Vice President Joe Biden administers the Senate oath to Sen. Bill Cassidy, R-La. during a ceremonial re-enactment swearing-in ceremony, Tuesday, Jan. 6, 2015, in the Old Senate Chamber on Capitol Hill in Washington. Cassidy's wife Laura Layden is at center.(AP Photo/Susan Walsh)

On a crisp, sunny morning last week, U.S. Sen. Bill Cassidy, R-La., invited a few reporters to his office in the Senate Hart Office Building to talk about a bill he was introducing.

The issue was called “temporary risk corridors,” a fairly arcane provision of the 2010 Affordable Care Act, popularly known as “Obamacare.” Basically, the risk corridors are a mechanism to ease the transition into Obamacare for the health insurance industry by helping out companies who underestimated the cost of providing new coverage (and thus charged customers low premiums) by, in effect, transferring money from companies that overestimated the cost and collected higher premiums. Cassidy wants to make sure the payments aren’t supplemented with taxpayer money, as the Obama administration has indicated it will do.

But as important as the issue may be, also noteworthy was the event itself: A “pen and pad” session for the press, with reporters sitting on a couch and chairs in Cassidy’s inner office, for an on-the-record discussion with Cassidy and Leonard Lance, the Republican congressman from New Jersey who is pushing a similar House bill and who completed the circle.

During his successful 2014 campaign to defeat his three-term Democratic predecessor, Mary Landrieu, Cassidy earned a reputation as decidedly media-averse. Where Landrieu might take questions from reporters after one of her rare (because of Cassidy’s resistance) televised debates with him, Cassidy would abscond as soon as the cameras went dark. He pretty much dropped off the radar altogether for much of the last week of the campaign. And he often seemed tense in the public arena, with a caught-in-the-headlights look.

Maybe that was because he ran a risk-averse campaign by design, figuring that he needed to do little but ride the nationwide Republican tide to victory while avoiding public missteps. Or maybe it was because of something he rather casually disclosed during last week’s meeting: He assumes that every reporter he meets is a lifelong Democratic voter.

In any case, Cassidy last week came across as far more relaxed and comfortable than he was on the proverbial hustings. So, too, could he be in one-on-one sessions in his old House office, displaying a wide-ranging intellectual curiosity. His intelligence and engagement were again on display in his exegesis on risk corridors.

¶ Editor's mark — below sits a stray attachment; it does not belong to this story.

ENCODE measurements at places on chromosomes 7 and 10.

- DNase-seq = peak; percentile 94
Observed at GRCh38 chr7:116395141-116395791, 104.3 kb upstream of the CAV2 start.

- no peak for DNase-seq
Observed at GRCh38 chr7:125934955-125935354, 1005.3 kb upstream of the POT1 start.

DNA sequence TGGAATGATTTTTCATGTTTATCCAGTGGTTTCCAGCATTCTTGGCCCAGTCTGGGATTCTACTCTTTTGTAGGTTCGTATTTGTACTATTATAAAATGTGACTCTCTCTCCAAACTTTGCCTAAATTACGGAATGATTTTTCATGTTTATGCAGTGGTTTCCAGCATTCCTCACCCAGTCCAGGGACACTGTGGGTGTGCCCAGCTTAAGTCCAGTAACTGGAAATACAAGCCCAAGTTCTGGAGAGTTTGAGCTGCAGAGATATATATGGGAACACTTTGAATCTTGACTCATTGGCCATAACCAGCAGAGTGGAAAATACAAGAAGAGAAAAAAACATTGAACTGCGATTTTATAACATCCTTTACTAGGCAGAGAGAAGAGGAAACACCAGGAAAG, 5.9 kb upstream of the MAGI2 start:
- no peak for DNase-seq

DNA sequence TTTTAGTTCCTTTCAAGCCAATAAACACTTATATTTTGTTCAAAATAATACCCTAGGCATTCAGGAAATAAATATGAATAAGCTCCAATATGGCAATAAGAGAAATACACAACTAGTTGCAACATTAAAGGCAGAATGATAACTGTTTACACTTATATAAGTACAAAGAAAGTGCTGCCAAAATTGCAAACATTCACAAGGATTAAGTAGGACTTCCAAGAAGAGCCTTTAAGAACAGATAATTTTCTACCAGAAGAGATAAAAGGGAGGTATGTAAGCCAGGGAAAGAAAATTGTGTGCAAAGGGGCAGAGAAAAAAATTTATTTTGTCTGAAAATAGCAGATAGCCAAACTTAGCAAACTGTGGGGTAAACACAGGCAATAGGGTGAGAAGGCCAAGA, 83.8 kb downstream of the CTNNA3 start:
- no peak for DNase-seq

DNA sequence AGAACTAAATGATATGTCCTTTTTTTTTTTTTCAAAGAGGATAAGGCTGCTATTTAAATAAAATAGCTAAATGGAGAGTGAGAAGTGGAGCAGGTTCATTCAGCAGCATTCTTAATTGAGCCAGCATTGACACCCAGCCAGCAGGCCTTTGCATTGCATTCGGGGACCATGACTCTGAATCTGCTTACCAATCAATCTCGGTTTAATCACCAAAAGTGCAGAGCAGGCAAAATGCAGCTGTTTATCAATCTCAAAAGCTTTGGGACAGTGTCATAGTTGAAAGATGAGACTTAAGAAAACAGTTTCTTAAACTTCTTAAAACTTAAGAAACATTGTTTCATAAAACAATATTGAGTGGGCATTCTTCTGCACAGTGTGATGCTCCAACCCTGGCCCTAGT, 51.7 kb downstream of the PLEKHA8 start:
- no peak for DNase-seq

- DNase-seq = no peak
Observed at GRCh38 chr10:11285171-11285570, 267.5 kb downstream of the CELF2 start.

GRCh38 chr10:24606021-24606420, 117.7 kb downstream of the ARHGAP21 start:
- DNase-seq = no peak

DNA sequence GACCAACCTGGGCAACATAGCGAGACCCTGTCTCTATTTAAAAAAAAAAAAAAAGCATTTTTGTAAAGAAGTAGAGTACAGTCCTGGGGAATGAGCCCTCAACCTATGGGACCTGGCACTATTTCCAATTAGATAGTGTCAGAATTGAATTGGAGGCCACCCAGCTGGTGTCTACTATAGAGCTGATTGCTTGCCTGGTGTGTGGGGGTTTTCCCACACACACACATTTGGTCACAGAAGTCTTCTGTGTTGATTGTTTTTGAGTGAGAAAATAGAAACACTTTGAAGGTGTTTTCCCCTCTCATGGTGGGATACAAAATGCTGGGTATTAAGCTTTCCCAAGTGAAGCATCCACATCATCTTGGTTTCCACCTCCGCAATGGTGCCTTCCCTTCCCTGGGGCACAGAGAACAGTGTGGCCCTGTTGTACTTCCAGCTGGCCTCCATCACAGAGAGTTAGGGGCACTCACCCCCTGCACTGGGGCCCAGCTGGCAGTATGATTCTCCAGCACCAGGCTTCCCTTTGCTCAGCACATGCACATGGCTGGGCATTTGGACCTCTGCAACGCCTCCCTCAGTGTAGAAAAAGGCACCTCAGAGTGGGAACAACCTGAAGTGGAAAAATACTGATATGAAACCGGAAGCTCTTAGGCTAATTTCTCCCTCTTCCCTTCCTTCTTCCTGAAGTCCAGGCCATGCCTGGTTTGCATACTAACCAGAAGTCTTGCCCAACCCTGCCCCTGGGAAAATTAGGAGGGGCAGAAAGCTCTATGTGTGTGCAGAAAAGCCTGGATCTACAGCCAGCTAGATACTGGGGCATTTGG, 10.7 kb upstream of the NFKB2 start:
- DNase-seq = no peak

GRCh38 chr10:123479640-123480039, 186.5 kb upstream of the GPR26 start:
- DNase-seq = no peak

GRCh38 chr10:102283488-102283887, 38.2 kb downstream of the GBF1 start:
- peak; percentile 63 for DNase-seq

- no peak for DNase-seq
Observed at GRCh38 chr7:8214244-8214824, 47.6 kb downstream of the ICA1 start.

Cassidy is a physician, a gastroenterologist with a repeatedly professed “love” of liver diseases who practiced for decades in Louisiana’s charity hospital system, so his focus on public health issues makes sense. He’s a member of the Health, Education, Labor and Pensions Committee, and four of the seven bills he has introduced this year as the principal sponsor deal with health issues. Besides tightening the rules on risk corridors, he wants to repeal the individual and employer mandates of Obamacare, grandfather existing employer health plans if employees want to keep them and develop a program to help medical professionals detect signs of human trafficking.

The other three bills for which he is prime sponsor would ban government-paid portrait paintings of federal officials, rein in EPA regulations and broaden the definition of an “antique firearm” under federal law.

Cassidy’s total of seven prime-sponsored bills, which does not include co-sponsored legislation, amendments or resolutions, ranks him well down the list of the 100 senators for the current Congress. The leader is his seatmate, fellow Republican David Vitter, and it’s not even close: Vitter has prime-sponsored 71 bills, more than three times as many as the runner-up, Dean Heller, R-Nev. It may not be a coincidence that Vitter is running for governor of Louisiana this year.

As a prime sponsor, it’s not easy to get a bill ultimately signed into law under your name, because the proposals get folded into larger bills, or a companion House measure may get the honor. The front-runner in a late October survey of the Senate was Patrick Leahy, D-Vt., with two bills he sponsored in the 2013-14 Congress signed into law. Since Vitter came to the Senate in 2005, his total is four, which includes a one-year extension of a flood insurance program, a disaster relief bill, a redefinition of a term in an animal welfare law and a measure to rename a post office in Alexandria for a letter carrier shot and killed while delivering mail to the parish courthouse in 2007.

Gregory Roberts is chief of The Advocate Washington bureau. His email address is and is on Twitter @GregRobertsDC. For more coverage of national government and politics, follow The Advocate Politics Blog at